Experts expect smaller groups, driving trips, and experiential travel.
A bus packed with tourists screeches to a stop at a popular landmark. Following a flag-bearing guide, dozens of travelers deboard and wait for instructions that go something like: everyone has 15 minutes to look around and then they’ll meet at the same spot. Disperse.
Urvija Kotak, an Indian interior designer, disembarked from one such tour bus in Germany, France, and Italy with her parents in June last year. The plan was to cover nine European countries in two weeks with 50-odd travelers. The drawback, she says, was that the schedule was inflexible, so she couldn’t explore on her own or try local cuisines. But the upside? “The airline misplaced our luggage and for the first five days, we had no clothes. But the tour guide took charge and helped us coordinate between the airline and the hotel since we didn’t know the local language.”
Why Group Tours Thrive
There are obvious advantages to booking a group tour. The all-inclusive packages are affordable, comfortable, and convenient—you know exactly where you’re going, what you’re eating, and what the cost will be, with very few surprises. In addition, these tours are a great way for novice travelers to dip their feet in the water and for seniors to see the world with ease. The unpredictability of travel (missing flights, losing luggage, getting lost), and new risks (strikes, protests, terrorist attacks) have made travelers nervous. With safety a primary concern, women travel groups are also rising, catering to solo women travelers who want to meet other like-minded travelers.
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Yet, there are definite problems with group tours, too. With growing concerns about overtourism, popular attractions have been considering new policies to restrict tourism. Cruise liners are being urged to be more environmentally-conscious.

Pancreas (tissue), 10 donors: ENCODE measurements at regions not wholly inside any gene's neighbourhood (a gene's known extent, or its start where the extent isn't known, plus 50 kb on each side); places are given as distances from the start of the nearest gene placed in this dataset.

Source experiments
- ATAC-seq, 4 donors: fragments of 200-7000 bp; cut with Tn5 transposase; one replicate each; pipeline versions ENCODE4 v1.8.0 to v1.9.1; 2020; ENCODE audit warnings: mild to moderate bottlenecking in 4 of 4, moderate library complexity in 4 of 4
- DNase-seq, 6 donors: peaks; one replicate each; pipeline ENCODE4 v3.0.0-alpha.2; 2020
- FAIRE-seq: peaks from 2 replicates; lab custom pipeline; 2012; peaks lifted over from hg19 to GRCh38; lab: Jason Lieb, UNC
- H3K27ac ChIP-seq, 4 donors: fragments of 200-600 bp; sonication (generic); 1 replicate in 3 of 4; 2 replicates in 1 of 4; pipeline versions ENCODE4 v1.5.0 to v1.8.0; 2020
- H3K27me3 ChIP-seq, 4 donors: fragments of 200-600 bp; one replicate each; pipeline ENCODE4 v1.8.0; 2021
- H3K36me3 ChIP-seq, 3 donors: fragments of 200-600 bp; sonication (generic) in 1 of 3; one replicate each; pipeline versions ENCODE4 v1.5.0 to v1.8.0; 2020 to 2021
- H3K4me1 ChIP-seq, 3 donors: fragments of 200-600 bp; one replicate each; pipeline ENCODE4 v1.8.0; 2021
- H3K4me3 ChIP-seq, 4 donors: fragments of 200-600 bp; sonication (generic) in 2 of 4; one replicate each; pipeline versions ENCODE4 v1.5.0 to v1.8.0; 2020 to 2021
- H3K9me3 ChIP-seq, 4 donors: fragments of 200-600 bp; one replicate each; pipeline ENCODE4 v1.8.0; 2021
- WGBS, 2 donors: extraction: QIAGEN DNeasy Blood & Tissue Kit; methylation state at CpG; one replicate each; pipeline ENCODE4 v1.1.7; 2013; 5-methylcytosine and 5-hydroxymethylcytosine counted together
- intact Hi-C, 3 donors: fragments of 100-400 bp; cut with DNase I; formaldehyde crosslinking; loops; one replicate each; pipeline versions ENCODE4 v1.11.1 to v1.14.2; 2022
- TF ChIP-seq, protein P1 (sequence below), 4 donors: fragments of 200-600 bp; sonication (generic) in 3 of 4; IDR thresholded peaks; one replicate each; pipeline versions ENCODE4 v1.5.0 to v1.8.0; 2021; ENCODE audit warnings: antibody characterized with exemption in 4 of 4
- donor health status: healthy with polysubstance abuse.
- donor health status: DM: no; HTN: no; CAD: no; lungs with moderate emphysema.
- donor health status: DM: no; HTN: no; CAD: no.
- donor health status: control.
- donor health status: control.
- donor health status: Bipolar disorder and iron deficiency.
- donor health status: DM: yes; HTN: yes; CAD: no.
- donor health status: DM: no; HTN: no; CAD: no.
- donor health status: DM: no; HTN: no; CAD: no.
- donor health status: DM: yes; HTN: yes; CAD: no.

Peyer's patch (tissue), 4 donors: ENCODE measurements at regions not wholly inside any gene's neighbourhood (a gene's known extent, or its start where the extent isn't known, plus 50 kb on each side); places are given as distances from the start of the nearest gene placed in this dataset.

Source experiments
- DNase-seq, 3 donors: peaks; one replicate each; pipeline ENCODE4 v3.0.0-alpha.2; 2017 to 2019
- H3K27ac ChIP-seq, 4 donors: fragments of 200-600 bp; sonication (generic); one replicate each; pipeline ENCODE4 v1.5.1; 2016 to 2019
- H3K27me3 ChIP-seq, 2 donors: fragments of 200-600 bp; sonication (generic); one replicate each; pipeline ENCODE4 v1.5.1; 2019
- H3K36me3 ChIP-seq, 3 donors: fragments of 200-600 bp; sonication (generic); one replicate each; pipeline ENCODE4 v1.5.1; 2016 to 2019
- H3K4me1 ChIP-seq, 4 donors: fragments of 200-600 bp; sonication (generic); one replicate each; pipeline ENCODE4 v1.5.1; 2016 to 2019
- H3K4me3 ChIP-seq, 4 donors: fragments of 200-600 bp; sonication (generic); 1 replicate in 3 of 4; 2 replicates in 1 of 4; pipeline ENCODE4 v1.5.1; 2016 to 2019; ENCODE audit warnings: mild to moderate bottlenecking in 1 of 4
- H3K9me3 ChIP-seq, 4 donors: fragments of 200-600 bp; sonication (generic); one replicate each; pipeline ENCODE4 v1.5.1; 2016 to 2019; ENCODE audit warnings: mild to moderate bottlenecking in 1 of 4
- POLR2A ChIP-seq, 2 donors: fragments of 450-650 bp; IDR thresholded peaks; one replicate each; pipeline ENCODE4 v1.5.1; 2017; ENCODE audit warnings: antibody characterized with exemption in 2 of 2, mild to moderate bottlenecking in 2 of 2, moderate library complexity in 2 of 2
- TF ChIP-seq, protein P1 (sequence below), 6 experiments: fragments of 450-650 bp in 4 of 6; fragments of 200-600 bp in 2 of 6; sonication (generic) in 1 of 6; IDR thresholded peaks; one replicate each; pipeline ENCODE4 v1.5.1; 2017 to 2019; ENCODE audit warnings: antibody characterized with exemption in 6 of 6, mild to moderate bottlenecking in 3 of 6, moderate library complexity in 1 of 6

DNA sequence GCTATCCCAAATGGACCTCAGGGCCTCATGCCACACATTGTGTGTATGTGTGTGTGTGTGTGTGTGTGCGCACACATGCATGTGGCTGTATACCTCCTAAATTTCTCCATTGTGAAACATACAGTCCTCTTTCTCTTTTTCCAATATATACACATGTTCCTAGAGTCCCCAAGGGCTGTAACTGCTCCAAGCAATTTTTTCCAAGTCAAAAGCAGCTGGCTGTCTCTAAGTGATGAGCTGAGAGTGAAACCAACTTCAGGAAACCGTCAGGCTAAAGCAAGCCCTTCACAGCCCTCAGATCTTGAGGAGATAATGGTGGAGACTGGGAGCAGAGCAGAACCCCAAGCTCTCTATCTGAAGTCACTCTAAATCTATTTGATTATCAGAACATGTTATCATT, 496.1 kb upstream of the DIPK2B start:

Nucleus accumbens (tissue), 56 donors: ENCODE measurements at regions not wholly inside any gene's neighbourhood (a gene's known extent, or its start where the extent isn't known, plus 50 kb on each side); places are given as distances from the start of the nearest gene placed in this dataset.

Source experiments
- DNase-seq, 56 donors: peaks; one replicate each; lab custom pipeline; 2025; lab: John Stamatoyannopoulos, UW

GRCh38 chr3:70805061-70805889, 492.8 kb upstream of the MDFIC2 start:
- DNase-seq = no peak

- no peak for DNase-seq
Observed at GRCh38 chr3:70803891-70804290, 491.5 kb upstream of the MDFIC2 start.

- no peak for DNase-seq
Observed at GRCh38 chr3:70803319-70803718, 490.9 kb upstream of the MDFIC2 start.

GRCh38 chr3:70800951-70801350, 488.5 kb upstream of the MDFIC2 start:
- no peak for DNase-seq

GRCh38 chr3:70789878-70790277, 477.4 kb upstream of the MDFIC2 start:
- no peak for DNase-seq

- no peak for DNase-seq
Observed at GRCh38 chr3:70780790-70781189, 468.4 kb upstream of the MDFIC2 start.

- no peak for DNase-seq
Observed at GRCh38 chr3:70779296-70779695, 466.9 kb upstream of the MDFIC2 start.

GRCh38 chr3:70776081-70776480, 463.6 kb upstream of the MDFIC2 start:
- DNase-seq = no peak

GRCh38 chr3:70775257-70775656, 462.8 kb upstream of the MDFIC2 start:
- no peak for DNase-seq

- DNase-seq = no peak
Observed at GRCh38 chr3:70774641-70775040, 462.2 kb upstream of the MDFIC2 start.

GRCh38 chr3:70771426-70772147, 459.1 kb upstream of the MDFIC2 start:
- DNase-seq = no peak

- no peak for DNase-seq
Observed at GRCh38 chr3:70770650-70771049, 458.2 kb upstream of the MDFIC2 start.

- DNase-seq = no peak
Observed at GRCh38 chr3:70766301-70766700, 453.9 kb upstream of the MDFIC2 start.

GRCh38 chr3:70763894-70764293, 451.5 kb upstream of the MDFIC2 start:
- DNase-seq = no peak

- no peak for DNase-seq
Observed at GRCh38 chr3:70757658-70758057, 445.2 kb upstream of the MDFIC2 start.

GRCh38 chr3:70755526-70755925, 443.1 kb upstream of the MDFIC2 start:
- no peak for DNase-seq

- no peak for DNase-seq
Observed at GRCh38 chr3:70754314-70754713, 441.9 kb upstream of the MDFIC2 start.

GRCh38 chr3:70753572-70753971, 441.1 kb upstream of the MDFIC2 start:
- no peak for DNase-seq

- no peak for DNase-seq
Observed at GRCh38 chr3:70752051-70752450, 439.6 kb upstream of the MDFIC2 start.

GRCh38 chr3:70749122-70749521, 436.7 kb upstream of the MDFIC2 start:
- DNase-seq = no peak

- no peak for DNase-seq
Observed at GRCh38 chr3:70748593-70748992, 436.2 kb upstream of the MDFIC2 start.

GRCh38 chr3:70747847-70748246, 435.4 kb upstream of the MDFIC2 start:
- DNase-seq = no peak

Global lockdowns have shown us that the impact of travel is huge on the planet and things have to change. And they will—it’ll be unthinkable to travel in hordes (with strangers no less!) to crowded destinations. Not just travelers, but local authorities and establishments will discourage it to contain the rampant virus.
So, will Kotak take a group tour again? Unlikely. “I would have liked to explore freely and not miss out on local food and experiences, but traveling with so many people in one bus is not even an option now. Even my parents, who were really happy with the tour, won’t consider it right away.”
China Paves the Way
Group tours are highly popular all over the world, from Americans and Europeans to Asians. However, Chinese travelers have long loved this way of sightseeing. China is the largest market for outbound travel and the world’s largest spenders. Pre-coronavirus, it was hardly a surprise to see groups of Chinese tourists clicking selfies at the Eiffel Tower or Angkor Wat, as 55% of Chinese tourists reported last year they like to travel in groups and most like to travel with family (51%) or friends (27%). But in the past few years, tourists have gained more confidence and ventured out on solo journeys as well, shedding the old image of being unadventurous.
Coronavirus is changing trends further. In a recent McKinsey report, 68% of Chinese travelers said it’s now impossible to consider group tours, and they’re focusing on driving holidays and self-guided tours. A few may undertake small-group tours, and with the ban on domestic group tours lifted, it may be possible with many socially distant practices.
These are the changes in group travel that we might soon see all over the world.
Groups Will Get Smaller and Private
Taking a cue from travelers, tour operators have already started evolving. SOTC Travel, a company that specializes in escorted and customized tours, revealed in its Holiday Readiness Travel Report – Future of Travel report that 63% of respondents (from India) were inclined to travel solo, while 23% wanted to travel in small groups and 12% were okay with groups with more than 35 people.
Thus, the company has made the post-COVID-19 travel checklist: curated itineraries, private journeys for small groups of family and friends, chauffeur-driven tours and private transfers as well as safety protocols, including partnering with four- and five-star hotels and a comprehensive insurance cover.
“Private trips are an emerging trend that let families and friends enjoy and explore a destination in privacy and safety in the COVID era,” Daniel D’souza, President & Country Head, Leisure, SOTC Travel, says. But with groups getting smaller, affordability will be a factor. Travelers may have to shell out more for airfare as well. Will that be a deterrent? With health and safety a primary concern, 35% of respondents were willing to pay more for experiences.